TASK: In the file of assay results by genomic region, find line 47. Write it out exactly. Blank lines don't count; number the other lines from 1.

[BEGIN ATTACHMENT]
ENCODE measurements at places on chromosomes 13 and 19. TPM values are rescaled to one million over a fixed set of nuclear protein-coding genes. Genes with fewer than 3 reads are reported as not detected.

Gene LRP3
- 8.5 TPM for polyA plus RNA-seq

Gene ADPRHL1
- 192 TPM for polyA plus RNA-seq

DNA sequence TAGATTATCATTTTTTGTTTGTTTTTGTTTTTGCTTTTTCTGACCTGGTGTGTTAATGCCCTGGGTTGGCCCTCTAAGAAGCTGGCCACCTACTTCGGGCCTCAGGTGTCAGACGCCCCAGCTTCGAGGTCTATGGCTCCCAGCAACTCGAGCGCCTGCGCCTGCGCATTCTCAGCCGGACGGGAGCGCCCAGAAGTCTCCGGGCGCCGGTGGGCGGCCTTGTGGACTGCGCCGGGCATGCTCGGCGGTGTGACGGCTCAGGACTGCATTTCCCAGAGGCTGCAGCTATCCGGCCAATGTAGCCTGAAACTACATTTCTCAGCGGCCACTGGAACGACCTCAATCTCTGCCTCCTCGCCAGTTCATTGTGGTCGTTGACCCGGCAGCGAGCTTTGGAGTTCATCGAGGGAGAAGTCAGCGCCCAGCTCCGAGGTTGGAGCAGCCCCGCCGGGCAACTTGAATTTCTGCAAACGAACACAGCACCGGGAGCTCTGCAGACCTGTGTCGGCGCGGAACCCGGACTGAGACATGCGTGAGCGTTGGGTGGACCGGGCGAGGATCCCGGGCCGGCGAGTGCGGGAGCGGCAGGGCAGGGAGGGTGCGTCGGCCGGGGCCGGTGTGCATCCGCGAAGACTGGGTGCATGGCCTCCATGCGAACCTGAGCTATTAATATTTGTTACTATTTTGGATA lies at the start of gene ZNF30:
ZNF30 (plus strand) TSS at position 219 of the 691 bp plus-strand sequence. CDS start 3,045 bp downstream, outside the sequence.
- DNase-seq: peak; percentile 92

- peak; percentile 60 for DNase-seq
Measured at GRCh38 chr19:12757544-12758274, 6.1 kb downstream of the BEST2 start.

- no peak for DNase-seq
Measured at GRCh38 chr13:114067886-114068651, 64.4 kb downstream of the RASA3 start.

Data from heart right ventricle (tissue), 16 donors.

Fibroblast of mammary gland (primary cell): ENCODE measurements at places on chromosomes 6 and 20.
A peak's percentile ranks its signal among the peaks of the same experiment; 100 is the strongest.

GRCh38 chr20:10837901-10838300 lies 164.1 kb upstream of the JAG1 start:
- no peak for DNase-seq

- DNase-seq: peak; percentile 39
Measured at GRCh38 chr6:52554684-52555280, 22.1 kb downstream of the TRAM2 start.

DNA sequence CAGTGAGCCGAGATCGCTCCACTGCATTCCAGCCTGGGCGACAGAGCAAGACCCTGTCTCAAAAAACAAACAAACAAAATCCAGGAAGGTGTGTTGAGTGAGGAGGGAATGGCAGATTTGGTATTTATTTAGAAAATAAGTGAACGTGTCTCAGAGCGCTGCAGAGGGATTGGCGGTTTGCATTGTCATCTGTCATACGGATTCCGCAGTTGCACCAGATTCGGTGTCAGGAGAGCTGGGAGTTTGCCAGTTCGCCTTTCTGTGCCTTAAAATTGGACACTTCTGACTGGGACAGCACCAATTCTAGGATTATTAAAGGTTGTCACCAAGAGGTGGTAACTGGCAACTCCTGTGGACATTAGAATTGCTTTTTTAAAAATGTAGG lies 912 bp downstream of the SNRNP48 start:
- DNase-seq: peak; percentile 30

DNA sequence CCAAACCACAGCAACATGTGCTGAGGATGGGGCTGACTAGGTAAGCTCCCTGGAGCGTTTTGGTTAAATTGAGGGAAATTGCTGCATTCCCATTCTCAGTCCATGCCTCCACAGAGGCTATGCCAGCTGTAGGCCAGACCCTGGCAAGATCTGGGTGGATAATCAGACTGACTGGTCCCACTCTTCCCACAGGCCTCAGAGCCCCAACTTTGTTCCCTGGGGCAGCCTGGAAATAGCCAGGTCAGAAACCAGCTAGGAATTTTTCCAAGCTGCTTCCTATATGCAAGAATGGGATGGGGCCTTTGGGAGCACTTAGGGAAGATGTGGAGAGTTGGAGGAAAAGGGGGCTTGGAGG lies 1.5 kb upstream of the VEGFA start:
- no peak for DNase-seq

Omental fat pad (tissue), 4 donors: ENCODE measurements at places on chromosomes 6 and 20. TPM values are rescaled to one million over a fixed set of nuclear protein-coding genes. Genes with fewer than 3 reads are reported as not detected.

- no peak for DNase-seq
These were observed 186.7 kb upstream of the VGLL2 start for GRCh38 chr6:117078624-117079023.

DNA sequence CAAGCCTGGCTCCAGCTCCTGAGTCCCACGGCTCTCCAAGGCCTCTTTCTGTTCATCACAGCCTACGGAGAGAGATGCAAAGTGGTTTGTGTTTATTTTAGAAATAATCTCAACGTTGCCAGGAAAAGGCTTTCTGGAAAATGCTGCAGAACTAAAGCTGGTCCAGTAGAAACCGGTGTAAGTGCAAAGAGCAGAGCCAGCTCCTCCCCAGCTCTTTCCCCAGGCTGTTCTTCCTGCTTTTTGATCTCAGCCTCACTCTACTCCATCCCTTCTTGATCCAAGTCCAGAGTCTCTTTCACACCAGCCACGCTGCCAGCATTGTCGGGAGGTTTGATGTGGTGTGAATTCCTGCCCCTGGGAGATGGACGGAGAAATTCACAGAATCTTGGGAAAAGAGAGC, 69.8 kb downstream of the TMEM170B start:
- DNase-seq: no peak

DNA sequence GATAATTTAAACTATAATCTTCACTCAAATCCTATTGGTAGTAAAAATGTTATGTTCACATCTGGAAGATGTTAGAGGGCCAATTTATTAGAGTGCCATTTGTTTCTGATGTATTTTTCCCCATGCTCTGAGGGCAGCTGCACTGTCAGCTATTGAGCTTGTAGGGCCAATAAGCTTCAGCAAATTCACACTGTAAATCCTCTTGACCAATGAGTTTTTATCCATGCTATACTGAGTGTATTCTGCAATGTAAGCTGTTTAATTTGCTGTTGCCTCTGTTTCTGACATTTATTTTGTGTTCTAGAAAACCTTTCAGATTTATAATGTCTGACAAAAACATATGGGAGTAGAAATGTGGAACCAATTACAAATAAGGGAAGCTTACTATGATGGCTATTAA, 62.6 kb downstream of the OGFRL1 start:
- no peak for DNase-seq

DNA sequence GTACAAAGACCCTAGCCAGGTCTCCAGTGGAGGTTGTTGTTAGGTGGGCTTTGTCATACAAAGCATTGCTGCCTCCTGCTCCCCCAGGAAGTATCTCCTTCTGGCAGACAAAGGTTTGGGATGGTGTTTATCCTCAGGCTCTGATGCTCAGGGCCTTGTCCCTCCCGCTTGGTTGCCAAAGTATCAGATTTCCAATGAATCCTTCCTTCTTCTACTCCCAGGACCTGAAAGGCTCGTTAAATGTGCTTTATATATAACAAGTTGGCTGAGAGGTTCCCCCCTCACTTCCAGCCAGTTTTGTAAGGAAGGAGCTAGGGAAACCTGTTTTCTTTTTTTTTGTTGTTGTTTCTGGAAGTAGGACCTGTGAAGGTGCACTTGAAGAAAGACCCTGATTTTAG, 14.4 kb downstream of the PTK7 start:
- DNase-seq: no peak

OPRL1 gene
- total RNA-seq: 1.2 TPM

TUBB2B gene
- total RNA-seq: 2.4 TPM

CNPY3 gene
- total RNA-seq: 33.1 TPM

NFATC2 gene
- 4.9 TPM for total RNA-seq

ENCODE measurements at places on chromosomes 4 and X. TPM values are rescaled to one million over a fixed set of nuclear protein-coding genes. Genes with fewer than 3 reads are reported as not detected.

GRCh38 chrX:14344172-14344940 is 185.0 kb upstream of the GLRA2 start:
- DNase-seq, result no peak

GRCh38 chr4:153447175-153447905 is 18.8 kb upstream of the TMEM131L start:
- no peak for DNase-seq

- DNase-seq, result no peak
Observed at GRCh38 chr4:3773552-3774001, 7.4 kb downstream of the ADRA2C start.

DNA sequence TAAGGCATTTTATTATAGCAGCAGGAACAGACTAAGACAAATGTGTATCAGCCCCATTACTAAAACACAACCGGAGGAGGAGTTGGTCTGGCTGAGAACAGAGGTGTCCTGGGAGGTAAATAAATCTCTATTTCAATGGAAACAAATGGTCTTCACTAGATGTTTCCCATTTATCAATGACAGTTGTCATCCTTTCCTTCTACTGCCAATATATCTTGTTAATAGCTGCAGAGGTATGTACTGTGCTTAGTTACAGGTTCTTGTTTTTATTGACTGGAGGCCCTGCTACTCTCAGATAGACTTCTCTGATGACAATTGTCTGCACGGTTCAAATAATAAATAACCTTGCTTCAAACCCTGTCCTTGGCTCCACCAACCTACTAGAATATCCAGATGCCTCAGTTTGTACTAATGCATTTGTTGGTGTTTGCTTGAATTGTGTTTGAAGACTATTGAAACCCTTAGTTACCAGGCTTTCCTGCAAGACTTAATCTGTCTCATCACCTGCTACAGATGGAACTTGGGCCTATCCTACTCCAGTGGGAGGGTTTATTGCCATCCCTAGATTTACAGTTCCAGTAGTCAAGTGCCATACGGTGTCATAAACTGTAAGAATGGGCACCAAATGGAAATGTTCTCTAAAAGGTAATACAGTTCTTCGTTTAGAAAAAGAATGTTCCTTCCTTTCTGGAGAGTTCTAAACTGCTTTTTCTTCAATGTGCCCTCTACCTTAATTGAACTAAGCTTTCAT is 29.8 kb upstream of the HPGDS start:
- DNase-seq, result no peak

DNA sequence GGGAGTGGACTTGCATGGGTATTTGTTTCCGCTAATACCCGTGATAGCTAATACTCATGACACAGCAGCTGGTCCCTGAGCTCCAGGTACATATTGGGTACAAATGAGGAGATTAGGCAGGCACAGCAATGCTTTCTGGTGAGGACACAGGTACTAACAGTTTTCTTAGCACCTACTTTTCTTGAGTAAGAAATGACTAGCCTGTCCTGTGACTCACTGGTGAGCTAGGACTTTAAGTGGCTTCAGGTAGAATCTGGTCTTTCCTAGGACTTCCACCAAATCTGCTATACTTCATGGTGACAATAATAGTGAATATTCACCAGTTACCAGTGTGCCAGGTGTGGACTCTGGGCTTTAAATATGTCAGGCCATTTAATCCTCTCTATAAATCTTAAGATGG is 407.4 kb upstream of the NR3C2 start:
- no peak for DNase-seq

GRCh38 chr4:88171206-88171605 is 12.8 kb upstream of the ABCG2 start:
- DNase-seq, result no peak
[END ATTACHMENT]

Observed at GRCh38 chr4:3773552-3774001, 7.4 kb downstream of the ADRA2C start.